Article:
18 November 1593; The armies of the Upper Land take Szabatka
A few words about the Castle of Szabatka
In our days Szabatka belongs to Rimaszombat (Rimavska Sobota) and it is located in the Upper Hungary / Uhorsko / Horná zem, Felvidék. It is located in modern Slovakia, 15 km north of the modern Hungarian border. Szabatka is not to be confused with Szabadka (Суботица / Subotica), which used to be in the Southern Hungarian Plain (Délvidék) but is now in Serbia, 10 km from the southern border of modern Hungary. The fortress of Szabatka is also called Szabatkapuszta Castle.
Szabatkapuszta is in Gömör County, next to the once-rich market town of Rimaszombat (Rimavská Sobota) on the River Rima. It used to be an important (mainly palisade) fortress built by Bohemian soldiers when Jan Giskra’s Hussites were called into Hungary by Queen Erzsébet in the 1440s. When King Matthias Corvinus recaptured the central part of Upper Hungary in 1459, the castle was also taken from them in 1460. The king ordered the palisade to be destroyed.
It gained importance in the Ottoman period when the area became a war zone. The Turks captured it in 1553 and Bey Mehmed of Fülek Castle rebuilt it in 1555 by forcing the peasants of the area to build it. The palisade was built in the so-called “Hungarian way”, they built two rows of palisade and filled the gap between them with clay and earth. According to the Turkish payroll, in 1558 they had 32 janissaries in addition to the other defenders.
Szabatkapuszta became part of the sandjak of Fülek Castle. The Ottomans used this fortress for four decades as one of their northernmost bases to raid the area around the towns of Kassa (Kosice, Kaschau), Eger, and Szikszó. In 1566, King Ferdinand of Habsburg ordered General Lázár Schwendi to expel the notorious robber Bebek György from Upper Hungary. The German mercenaries took his castles one by one, among them the castles of Krasznahorka, Pelsőc, and Gombaszög. They also took the castle of Szádvár, despite the heroic defense of György Bebek’s widow, Palóchy Zsófia.
At that time the fortress of Szabatka was retaken from the Turks for a short time by the troops of Lázár Schwendi and Forgách Simon. They provided it with a royal garrison. The following year, the Turks of Fülek Castle, led by Hassan the Bey of Temesvár, attacked and captured Szabatka Castle. They were so happy and triumphant about regaining the fortress that they immediately made another raid on the Putnok area, where they plundered the land and destroyed Putnok Castle as well. The Ottomans took the castles of Ajnácskő and Várgede in 1571 and they also had Szabatka fortified.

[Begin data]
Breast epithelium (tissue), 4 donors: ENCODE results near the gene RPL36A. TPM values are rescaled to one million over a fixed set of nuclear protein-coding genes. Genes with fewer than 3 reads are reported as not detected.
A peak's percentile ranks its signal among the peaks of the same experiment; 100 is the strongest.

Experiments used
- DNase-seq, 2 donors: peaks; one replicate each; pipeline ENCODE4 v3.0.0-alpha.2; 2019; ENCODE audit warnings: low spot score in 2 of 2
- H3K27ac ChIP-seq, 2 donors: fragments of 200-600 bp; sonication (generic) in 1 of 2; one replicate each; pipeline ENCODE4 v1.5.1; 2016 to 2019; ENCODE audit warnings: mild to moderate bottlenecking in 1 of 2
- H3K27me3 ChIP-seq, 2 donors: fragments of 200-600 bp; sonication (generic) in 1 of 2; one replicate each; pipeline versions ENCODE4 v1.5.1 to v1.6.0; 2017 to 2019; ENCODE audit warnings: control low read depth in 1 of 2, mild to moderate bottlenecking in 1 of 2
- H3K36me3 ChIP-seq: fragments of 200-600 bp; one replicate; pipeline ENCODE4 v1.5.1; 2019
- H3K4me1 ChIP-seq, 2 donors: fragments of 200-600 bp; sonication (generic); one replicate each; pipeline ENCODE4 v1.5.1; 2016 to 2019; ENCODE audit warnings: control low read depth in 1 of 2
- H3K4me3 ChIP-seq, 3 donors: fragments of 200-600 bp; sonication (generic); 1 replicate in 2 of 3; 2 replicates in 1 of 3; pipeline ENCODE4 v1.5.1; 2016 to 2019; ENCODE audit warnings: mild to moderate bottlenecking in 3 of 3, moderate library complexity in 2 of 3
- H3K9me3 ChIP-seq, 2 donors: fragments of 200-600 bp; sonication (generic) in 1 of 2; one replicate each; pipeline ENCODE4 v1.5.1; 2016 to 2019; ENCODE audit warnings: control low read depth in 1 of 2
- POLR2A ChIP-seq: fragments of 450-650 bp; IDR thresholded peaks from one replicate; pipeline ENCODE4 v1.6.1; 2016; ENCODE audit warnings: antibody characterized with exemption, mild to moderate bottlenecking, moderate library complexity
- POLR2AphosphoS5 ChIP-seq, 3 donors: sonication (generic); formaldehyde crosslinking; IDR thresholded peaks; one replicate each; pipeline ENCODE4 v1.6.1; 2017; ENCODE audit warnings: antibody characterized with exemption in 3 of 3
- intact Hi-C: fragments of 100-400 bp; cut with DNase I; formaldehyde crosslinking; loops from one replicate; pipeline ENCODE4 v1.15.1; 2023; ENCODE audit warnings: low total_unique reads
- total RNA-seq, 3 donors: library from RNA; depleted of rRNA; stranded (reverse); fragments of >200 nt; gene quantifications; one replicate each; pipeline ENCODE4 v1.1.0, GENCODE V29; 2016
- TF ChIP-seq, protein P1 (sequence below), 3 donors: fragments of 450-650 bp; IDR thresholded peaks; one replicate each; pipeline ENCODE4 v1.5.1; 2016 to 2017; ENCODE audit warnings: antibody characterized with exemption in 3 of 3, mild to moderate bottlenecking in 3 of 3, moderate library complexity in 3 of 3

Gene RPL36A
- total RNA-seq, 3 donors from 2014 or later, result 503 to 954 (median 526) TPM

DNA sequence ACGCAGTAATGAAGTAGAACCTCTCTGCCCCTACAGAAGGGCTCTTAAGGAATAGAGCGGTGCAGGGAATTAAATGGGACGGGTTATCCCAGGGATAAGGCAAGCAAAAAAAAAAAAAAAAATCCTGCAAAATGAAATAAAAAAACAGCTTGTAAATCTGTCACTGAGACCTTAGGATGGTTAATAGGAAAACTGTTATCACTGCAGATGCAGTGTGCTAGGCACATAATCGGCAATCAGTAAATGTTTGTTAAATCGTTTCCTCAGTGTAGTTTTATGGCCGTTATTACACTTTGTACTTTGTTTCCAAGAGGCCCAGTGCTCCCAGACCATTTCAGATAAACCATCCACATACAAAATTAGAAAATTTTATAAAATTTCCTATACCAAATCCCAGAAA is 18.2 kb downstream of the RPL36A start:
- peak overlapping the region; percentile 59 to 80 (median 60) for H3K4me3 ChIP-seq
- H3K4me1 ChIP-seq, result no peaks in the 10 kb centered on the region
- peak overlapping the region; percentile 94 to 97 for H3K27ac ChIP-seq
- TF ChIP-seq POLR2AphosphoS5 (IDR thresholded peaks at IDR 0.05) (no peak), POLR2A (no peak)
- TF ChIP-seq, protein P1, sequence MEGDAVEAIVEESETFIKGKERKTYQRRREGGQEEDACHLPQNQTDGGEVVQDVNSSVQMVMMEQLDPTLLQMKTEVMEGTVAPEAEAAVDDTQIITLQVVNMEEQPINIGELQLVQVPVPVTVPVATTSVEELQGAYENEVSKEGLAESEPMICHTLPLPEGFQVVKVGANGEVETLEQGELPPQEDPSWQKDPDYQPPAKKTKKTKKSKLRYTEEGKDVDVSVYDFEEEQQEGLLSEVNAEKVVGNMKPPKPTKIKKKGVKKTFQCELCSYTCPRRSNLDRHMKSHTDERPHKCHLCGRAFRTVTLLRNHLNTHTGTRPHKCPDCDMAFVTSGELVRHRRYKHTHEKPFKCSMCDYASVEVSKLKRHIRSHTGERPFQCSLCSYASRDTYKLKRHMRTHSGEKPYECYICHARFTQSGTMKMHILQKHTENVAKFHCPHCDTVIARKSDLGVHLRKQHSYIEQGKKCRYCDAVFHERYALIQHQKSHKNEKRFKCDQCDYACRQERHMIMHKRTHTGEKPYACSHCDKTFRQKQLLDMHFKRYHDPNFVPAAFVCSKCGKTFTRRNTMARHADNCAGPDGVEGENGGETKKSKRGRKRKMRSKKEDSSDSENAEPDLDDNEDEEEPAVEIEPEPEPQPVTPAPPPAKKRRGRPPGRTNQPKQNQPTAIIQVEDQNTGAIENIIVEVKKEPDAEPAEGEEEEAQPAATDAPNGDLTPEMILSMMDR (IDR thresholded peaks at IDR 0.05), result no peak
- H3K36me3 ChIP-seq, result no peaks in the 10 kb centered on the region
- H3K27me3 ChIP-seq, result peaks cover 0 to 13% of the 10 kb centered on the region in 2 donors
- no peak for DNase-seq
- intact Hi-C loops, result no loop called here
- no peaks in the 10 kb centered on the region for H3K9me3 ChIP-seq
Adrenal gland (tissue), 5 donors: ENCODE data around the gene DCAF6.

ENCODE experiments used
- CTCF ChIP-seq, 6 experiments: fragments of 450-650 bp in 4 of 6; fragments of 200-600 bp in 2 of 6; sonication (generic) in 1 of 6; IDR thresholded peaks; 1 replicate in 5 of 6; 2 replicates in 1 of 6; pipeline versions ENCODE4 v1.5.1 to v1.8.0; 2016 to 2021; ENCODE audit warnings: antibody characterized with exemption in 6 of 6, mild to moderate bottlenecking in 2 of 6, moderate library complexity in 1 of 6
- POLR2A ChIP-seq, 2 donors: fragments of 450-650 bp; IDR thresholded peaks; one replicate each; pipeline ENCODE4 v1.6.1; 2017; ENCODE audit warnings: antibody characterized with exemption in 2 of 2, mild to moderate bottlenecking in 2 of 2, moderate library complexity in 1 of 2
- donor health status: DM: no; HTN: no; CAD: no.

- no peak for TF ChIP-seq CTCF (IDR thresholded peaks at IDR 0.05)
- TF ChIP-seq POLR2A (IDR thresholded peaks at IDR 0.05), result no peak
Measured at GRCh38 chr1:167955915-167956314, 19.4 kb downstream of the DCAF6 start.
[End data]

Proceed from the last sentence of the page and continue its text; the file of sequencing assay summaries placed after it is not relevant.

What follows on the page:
Now it would be worthwhile to save the ruins and at least launch a last-minute archaeological excavation on the site of the Szabatkapuszta castle, because small forts also deserve to be remembered. People died in them defending their homeland.
Szabatka in the Long War
At the beginning of the Fifteen Years’ War, the armies of the Trans-Tisza region were assembled under the leadership of the chief judge of the kingdom, Báthory István, and led by Christoph Teuffenbach, the chief captain of Upper Hungary. The troops consisted of many noblemen from the north and they set out against the castles in the counties of Nógrád and Hont, which were in Ottoman hands. The campaign lasted from the 14th of November to the 7th of December and was a great success.
First, they went to the palisaded castle of Szabatka and its siege took place between the 15th and 18th of November.
The defenders had only 250-400 men and the besiegers had about 12,000-16,000 men. The heavy cannonade broke through the palisade and the defenders had to enter the inner castle.
The Christians attacked in the early afternoon of 18 November and took it, slaughtering everyone. The castle was destroyed and never rebuilt.
They then moved on to the strongest castle in the area, Fülek Castle. The siege began on 19 November and the castle fell on 27 November. Here is more about Fülek Castle:
The events of the Long War, also known as the 15 Years’ War, are told here based on the research of Szibler Gábor:
Source: Szibler Gábor
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